Dispatches from the frontlines of the business of making software.

Surfing in Guadeloupe

Meta-learning and Surfing: What I Learnt Learning to Surf in Guadeloupe

My breakfast was not feeling so good.

It was 11:00.

I was paddling my surfboard back to the line-out.

I was blinded by the sun, the warm water was stinging my eyes, and I had no idea what I’d done wrong. Trying to take the last wave, I managed to enter “the washing machine”, and had got flipped head-over-heels by the wave about 3 times. I just avoided being decapitated by my own board. A poor death that would have been.

You were about 10 cm too far forward on the board“, Oliver, my Basque surf teacher, screamed across the water at me, his eyes burning with rage at my ineptitude. I wept an apology for my poor positioning.

A few minutes later I was cutting right on a wave, this time standing up on the board, feeling on top of the world.

A few centimetres and a word of guidance made all the difference.

This winter I’ve been spending my time in Guadeloupe in the Caribbean learning how to surf. It’s been difficult, because big waves scare me.

This is what I learned about learning – meta-learning.

Finding #1 – If I’m going invest my time, I’m going to invest money, too

I was always a cheap-ass when it came to learning a language, going to the gym or learning to rock climb. I’d try to figure out the cheapest way to do it, avoiding expensive lessons and learning via YouTube.

The problem? It’s frustrating, because you make a lot of rookie mistakes and your progress is slow.

If I’m going to invest my time, I want it to stretch as far as possible. Getting one-on-one instruction meant I learnt far, far faster with much less frustration. Fast results and less frustration meant I didn’t give up.

Finding #2 – Lessons before gear

If you visit me at my parent’s place, I can show you a wide and assorted collection of sports gear, including, but not limited too: 3 kites, 3 surfboards, 2 boats, 1 long board. There’s probably lots more, but I can’t think of them right now. Most of it was never used more than 10 times.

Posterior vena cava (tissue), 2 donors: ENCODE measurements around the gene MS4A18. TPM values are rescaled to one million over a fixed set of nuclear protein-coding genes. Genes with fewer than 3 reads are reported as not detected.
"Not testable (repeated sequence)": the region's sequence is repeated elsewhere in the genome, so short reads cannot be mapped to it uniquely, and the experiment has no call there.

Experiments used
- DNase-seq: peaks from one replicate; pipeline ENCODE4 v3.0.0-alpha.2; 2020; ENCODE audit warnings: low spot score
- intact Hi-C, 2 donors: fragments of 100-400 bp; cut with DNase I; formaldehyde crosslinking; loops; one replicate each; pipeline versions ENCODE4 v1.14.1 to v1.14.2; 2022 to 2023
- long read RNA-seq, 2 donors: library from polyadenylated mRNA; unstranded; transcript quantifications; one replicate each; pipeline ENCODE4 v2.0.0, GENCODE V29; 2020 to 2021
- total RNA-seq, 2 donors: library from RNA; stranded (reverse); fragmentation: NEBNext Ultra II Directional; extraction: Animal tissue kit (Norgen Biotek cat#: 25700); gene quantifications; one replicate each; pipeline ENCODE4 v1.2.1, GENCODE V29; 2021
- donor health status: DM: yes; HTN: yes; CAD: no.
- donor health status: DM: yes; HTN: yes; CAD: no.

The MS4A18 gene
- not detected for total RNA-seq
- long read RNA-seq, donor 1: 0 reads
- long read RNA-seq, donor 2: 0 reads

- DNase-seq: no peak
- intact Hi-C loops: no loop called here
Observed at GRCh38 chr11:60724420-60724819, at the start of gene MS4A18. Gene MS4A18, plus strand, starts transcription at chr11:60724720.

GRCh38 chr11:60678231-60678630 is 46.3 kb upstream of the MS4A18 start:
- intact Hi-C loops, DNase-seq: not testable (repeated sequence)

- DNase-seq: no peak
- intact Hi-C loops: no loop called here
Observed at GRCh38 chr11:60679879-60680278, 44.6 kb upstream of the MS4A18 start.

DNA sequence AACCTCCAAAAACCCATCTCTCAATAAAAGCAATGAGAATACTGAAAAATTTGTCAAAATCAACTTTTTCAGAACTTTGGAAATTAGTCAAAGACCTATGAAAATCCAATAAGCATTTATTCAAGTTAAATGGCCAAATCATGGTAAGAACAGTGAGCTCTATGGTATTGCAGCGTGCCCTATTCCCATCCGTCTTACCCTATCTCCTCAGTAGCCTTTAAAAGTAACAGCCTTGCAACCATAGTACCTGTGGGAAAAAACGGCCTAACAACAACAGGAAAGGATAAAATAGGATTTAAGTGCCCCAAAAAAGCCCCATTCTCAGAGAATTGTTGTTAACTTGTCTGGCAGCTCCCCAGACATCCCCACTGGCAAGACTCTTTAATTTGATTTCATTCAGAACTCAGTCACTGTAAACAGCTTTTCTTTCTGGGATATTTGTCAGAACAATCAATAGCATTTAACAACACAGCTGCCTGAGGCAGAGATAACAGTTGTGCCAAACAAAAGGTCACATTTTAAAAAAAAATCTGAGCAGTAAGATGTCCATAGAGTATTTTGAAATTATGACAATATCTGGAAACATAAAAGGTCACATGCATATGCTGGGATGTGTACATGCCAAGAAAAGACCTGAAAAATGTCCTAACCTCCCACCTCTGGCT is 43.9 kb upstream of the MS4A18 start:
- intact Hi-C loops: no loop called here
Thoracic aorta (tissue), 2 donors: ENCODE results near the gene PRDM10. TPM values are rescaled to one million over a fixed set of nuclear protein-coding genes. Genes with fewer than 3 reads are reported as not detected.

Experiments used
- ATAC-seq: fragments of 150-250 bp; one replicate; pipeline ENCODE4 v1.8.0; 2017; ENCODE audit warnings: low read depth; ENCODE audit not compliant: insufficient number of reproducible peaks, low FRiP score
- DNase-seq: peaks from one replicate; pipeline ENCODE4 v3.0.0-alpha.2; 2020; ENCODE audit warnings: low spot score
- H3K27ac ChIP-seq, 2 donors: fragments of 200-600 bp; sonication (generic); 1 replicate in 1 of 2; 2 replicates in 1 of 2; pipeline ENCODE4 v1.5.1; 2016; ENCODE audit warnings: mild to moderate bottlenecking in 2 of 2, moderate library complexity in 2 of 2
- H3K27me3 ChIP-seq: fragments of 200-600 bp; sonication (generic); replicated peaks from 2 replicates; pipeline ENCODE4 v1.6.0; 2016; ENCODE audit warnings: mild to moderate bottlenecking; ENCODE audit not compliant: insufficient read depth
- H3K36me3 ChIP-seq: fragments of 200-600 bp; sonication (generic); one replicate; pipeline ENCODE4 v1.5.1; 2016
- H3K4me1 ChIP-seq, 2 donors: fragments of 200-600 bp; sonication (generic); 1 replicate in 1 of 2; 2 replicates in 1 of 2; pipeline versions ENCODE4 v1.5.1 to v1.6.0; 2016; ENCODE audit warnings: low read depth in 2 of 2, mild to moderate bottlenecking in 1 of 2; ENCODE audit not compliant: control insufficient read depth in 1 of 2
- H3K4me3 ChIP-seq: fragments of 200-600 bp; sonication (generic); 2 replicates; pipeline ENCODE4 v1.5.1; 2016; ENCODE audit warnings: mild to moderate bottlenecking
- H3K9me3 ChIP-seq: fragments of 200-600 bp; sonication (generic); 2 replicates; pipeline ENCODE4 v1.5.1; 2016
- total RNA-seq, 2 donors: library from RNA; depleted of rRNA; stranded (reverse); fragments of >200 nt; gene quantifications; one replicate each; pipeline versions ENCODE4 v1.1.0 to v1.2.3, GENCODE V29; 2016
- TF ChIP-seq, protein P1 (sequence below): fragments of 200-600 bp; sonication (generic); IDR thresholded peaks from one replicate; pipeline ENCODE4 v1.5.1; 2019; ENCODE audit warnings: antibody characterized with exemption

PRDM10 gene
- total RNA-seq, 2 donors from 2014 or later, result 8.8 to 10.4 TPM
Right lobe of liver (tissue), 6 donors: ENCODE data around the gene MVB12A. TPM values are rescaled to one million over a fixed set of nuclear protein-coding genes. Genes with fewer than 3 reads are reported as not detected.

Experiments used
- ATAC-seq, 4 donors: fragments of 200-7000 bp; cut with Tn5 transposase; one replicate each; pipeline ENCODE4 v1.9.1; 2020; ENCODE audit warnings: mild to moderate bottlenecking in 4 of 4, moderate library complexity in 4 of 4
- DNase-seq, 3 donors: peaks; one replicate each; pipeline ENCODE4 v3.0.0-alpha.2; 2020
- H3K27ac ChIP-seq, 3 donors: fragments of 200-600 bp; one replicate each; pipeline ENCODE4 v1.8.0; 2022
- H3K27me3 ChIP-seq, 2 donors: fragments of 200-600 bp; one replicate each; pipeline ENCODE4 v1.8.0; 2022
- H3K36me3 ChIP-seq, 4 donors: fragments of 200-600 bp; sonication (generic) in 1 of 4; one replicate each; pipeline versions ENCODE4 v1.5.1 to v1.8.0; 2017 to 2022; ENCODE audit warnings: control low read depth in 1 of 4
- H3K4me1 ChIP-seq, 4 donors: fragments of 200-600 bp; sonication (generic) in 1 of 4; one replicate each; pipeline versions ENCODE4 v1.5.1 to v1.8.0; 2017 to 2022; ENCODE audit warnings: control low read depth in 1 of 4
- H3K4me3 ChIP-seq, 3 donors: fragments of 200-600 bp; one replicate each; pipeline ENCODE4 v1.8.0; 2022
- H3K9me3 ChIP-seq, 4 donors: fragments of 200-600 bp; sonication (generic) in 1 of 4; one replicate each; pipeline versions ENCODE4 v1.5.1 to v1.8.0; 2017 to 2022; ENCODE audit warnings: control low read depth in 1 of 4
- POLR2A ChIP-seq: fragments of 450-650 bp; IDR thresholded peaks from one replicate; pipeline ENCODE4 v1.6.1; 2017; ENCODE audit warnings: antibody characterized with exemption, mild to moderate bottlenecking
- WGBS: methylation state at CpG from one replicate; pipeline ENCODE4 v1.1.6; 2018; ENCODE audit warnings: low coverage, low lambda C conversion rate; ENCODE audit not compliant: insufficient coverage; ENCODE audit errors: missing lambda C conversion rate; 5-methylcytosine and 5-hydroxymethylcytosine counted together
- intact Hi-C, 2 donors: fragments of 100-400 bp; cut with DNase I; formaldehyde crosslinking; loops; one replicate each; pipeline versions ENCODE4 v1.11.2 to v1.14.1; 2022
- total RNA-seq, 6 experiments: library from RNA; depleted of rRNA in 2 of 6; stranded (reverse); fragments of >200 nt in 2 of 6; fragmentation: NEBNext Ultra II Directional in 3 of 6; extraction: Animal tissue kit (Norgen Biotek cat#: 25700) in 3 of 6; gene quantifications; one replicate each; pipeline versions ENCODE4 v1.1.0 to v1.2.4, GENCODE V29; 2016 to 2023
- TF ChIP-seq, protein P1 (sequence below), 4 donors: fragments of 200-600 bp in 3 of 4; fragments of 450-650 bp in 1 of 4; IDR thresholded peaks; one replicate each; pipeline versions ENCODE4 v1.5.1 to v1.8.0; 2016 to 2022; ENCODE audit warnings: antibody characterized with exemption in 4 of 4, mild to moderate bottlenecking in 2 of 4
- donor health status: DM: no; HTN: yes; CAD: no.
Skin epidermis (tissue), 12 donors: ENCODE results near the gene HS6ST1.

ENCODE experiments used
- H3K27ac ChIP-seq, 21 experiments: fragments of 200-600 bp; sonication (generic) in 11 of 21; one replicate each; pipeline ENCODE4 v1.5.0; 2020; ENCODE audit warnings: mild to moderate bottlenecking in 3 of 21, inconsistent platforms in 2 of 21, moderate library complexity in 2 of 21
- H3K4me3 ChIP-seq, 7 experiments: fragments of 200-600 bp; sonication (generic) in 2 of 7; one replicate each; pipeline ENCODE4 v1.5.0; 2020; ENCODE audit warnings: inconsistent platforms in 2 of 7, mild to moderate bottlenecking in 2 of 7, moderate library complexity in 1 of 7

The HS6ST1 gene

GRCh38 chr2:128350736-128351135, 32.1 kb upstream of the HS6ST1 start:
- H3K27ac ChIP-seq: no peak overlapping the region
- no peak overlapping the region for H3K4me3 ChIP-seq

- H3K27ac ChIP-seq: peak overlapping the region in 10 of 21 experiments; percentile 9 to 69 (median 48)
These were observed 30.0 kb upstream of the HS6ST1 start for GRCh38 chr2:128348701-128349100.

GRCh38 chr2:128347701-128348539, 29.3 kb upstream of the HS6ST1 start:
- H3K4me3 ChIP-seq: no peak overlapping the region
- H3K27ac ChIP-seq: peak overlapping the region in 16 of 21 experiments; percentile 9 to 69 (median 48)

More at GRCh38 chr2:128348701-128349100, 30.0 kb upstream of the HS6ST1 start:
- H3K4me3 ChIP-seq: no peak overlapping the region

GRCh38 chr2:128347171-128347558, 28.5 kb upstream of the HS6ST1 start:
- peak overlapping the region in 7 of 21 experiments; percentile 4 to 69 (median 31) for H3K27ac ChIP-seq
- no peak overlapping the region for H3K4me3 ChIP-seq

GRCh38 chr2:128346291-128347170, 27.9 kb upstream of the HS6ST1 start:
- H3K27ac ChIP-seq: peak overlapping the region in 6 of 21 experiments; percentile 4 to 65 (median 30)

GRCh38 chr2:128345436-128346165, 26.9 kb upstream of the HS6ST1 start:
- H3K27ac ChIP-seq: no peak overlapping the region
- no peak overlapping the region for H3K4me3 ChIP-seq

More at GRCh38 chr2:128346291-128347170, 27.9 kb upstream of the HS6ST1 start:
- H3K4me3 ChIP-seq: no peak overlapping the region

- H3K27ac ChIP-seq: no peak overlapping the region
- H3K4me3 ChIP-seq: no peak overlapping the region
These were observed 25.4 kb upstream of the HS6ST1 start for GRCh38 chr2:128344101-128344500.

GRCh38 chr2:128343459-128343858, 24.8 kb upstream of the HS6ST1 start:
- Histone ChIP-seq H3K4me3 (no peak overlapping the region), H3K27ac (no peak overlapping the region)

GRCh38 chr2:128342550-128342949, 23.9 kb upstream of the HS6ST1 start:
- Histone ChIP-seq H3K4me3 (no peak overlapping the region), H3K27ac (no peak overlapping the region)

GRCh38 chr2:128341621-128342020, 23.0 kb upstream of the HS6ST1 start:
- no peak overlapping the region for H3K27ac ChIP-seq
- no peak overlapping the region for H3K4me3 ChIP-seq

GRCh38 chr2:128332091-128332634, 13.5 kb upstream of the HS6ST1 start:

The point is this: When I wanted to start a new sport/activity, my impulse was to buy gear first. Partially because buying new gear is awesome and partially because it seems a waste to spend on lessons when you can just the gear and “figure it out”.

But now I think that this is the wrong approach. With surfing, I had much better success spending hundred of euros on lessons before buying a surfboard. First off, I could practice on a big beginner board and thus quickly progress to a smaller board. Secondly, after a month of lessons, I had a much better idea of whether I liked surfing and what board would be good for me. An informational advantage like that means you won’t get ripped off when buying a board, and you’ll buy something that you can actually use.

Top Tom’s Tip: Avoid a cheap, sexy shortboard ’cause you’ll flounder around on it like a drowning rat for a few weeks before giving up.

Finding #3 – Get Weirdly Obsessive

Yes, now you think I’m a big weirdo. Great. I did get obsessed with surfing, thought about surfing most of my (free) time, watched countless videos, spent up to 5 hours a day surfing. In fact, Caro and I decided to ratchet it up a notch, so we moved to a surf camp for one month, where we were surrounded by much more experienced surfers, who, well, pretty much just talked about surfing.

Before breakfast, I’d practice a few take-offs on the kitchen floor. Antoine, a French investment banker/surfer, would study me seriously, stroking his moustache  and give me tips for improvement. Nobody though I was weird in the slightest. Fantastic.
I’m leaving Guadeloupe for France now, but I have a new project coming on. In May I’ll be in Berlin for a month doing CrossFit in Kreuzberg. Should be fun/hell.

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